Welcome Home

Trying to explain something with words as an engineer is difficult, ESPECIALLY if it’s emotional (the struggle is real). I’ve probably gone through a million iterations, trying to pack Morph’s vision into a sentence or two. How we’re accomplishing the vision is straightforward:

“We assist local businesses acquire, acclimate, and retain their employees through curated, community concierge services. Our focus on the employee’s lifestyle allows our clients’ human resources department to focus on improving internal productivity and culture.”

Our vision is what separates us from any other company and makes Morph the best for the job. So, here’s the vision:

“We redefine how residents perceive their community by virtue of fostered connections, thus magnifying a city’s identity and growth.”

Seriously though, SO MANY ITERATIONS.

So, what does this mean? I want you to think about the place that you call Home. What exactly makes it feel like Home? Is it the people there? The experiences you’ve had with those people? Maybe it’s the days you used to spend climbing the tall oak tree at your neighborhood park, or playing lava tag during recess. But this is something you can really do anywhere. There are parks with trees and lava (the original “the floor is lava”) in every city, so what EXACTLY is it?

This is something that I’ve really reflected on recently after visiting back home for my best friend’s wedding. It wasn’t until I got home that a sense of nostalgia hit like a tidal wave. I’ve known him since grade school and have had a lot of memories with both him and his family. Whether it was getting chased by his large poodle, Cyrus, while frantically trying to get to the fence before he caught us. Or dressing in our costumes on Halloween and acting like a statue waiting to scare the shit out of trick-or-treaters (we’d obviously go easy on the younger ones). The truth is we can all relate to these experiences in some shape or form.

However, if you’ve noticed, Home is never a place, which is why I guess they say “Home is where the heart is.” It’s always a memory; an experience that’s independent of location and something that human beings will always seek. That’s why it’s always so damn hard to leave in the first place when moving to a new city.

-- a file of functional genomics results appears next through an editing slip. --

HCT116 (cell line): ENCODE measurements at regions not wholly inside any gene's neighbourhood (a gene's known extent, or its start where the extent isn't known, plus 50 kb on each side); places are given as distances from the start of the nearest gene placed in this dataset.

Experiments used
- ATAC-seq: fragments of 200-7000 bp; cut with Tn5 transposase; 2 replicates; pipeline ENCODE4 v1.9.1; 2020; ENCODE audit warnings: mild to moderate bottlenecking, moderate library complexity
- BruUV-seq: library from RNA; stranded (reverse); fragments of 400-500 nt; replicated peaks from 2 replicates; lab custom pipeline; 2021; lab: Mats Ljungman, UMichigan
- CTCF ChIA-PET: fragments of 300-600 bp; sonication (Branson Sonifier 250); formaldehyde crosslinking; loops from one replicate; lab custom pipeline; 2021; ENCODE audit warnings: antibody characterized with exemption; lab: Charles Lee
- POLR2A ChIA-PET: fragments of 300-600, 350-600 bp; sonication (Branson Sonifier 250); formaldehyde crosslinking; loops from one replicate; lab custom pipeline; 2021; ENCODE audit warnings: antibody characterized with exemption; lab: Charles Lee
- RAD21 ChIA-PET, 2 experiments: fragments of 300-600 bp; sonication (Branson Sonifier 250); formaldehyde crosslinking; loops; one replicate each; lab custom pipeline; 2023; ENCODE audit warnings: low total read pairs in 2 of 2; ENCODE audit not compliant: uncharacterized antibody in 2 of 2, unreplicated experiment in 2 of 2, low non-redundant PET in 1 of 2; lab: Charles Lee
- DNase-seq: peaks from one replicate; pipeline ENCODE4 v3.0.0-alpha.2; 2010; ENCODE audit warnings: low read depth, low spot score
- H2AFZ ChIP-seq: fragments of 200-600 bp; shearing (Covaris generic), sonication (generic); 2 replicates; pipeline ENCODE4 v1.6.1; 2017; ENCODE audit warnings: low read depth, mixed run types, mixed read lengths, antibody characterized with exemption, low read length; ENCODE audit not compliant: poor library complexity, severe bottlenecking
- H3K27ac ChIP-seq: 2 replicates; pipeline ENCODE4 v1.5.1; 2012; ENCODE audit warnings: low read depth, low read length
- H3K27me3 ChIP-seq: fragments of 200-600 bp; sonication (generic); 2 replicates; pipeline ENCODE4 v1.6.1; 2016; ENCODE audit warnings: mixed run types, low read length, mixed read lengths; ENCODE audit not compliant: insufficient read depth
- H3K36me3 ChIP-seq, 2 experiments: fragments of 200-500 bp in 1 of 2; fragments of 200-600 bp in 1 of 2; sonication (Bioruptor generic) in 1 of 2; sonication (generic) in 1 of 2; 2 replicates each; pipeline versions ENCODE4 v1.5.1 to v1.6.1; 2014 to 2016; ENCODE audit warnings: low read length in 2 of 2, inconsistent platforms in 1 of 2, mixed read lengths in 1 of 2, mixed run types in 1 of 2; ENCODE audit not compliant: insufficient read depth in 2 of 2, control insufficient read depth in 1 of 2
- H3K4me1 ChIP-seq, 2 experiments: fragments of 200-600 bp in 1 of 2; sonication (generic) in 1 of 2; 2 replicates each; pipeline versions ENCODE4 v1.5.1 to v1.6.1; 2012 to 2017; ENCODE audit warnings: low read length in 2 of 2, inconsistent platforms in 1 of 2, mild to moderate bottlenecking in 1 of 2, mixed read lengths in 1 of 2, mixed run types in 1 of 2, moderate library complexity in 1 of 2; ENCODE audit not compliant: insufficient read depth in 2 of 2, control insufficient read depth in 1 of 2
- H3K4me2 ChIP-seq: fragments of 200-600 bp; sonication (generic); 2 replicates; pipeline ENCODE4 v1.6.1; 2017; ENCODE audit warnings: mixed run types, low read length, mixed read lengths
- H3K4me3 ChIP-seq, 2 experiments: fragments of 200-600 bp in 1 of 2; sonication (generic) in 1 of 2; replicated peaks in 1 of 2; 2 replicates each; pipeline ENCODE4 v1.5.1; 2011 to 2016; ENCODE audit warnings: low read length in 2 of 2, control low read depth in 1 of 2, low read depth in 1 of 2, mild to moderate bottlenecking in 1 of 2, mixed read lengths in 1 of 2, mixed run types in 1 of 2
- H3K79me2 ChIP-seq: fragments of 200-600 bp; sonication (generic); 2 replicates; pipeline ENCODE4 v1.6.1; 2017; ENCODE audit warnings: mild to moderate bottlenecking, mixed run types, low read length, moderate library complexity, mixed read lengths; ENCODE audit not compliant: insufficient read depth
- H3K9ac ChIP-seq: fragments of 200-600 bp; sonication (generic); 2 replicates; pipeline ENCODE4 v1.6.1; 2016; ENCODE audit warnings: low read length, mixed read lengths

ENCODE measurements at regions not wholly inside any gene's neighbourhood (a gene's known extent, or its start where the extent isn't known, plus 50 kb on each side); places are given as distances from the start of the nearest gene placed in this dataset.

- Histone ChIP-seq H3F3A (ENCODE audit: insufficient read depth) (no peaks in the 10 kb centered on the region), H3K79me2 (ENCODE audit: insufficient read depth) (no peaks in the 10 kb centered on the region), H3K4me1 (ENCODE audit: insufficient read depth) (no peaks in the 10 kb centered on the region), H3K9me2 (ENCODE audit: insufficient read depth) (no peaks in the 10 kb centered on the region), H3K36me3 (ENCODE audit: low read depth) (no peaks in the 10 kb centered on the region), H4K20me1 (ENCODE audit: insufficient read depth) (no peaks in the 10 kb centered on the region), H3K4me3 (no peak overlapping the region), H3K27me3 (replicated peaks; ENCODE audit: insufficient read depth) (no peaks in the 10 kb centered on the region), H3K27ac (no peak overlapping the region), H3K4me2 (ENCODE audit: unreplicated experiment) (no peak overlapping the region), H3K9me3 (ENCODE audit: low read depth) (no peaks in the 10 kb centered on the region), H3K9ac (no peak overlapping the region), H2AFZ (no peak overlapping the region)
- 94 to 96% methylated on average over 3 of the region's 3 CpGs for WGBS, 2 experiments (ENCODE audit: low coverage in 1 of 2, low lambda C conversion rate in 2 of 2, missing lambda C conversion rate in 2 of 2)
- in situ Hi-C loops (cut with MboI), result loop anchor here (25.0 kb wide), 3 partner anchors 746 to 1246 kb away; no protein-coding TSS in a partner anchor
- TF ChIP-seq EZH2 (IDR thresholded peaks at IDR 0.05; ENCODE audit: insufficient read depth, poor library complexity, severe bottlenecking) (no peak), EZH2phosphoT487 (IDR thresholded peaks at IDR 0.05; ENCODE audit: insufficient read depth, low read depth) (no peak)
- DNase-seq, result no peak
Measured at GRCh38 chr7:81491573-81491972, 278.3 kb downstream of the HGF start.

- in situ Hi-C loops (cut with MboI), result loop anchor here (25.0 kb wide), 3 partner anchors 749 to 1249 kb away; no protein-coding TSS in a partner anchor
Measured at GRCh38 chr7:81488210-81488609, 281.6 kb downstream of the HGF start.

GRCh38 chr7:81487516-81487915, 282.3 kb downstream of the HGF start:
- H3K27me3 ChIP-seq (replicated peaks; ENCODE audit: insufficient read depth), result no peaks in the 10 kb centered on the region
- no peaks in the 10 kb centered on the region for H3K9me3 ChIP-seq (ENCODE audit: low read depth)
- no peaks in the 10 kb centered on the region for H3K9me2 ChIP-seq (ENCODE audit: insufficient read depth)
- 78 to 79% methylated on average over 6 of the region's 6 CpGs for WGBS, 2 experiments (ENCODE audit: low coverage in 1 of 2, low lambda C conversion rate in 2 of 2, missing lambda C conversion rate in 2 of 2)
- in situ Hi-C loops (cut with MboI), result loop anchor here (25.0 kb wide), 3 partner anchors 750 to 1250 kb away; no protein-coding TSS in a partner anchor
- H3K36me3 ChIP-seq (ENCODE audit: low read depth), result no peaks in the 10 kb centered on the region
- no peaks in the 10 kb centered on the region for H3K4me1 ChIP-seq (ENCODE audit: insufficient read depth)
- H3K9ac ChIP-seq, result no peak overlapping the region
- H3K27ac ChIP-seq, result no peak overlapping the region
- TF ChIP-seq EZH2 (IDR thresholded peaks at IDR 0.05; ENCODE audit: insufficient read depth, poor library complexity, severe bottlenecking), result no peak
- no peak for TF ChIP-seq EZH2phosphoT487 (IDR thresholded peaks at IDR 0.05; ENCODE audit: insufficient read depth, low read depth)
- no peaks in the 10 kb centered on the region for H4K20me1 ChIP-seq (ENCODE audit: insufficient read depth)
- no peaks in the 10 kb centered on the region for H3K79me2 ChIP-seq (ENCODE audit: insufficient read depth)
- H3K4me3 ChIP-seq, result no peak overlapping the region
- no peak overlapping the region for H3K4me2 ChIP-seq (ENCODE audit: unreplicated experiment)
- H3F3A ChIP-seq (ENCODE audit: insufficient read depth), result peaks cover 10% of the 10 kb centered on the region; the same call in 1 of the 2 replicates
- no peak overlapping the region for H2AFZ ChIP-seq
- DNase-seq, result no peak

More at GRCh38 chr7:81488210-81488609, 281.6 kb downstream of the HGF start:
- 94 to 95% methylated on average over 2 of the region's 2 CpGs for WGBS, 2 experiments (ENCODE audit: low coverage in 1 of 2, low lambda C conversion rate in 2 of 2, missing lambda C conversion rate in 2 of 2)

Life happens. Those people you’ve grown up with create their own lives, perhaps with the same people they’ve grown up with and perhaps not. We go off to school or a job takes us to a new city and sometimes a new state. What we once had, now doesn’t exist in a foreign place. Thus begins another milestone in our Long Journey. An experience that can be terrifying, yet exciting. The unknown does mysterious things to the human emotional complex and each experience can be different depending on the individual.

We seek out familiarity in our new community. We seek out that same feeling of Home that we grew up with. We understand that it obviously won’t be the same as what we had before because change is unavoidable; however, progress is always imminent.

Home is not a place, which is why a community can be shaped. The voice of one becomes the voice of many, and our vision is to amplify that voice as new employees start to join our community. We’ve all had that feeling of Home, but the beauty is that each perspective is different. We all hold the feeling dear to our hearts, and for each of us it’s DIFFERENT, yet the same. To bring this perspective and appreciation into a new community, and being able to acclimate these fresh set of eyes can only be comparable to seeing for the first time.

We’re here to show new employees their new city and help shape their reality, so that they may grow and become a part of the larger picture. We all have a fresh perspective to offer to a city’s identity and growth. Welcome Home.

Leave a Reply

Fill in your details below or click an icon to log in:

WordPress.com Logo

You are commenting using your WordPress.com account. Log Out /  Change )

Google+ photo

You are commenting using your Google+ account. Log Out /  Change )

Twitter picture

You are commenting using your Twitter account. Log Out /  Change )

Facebook photo

You are commenting using your Facebook account. Log Out /  Change )

Connecting to %s

%d bloggers like this: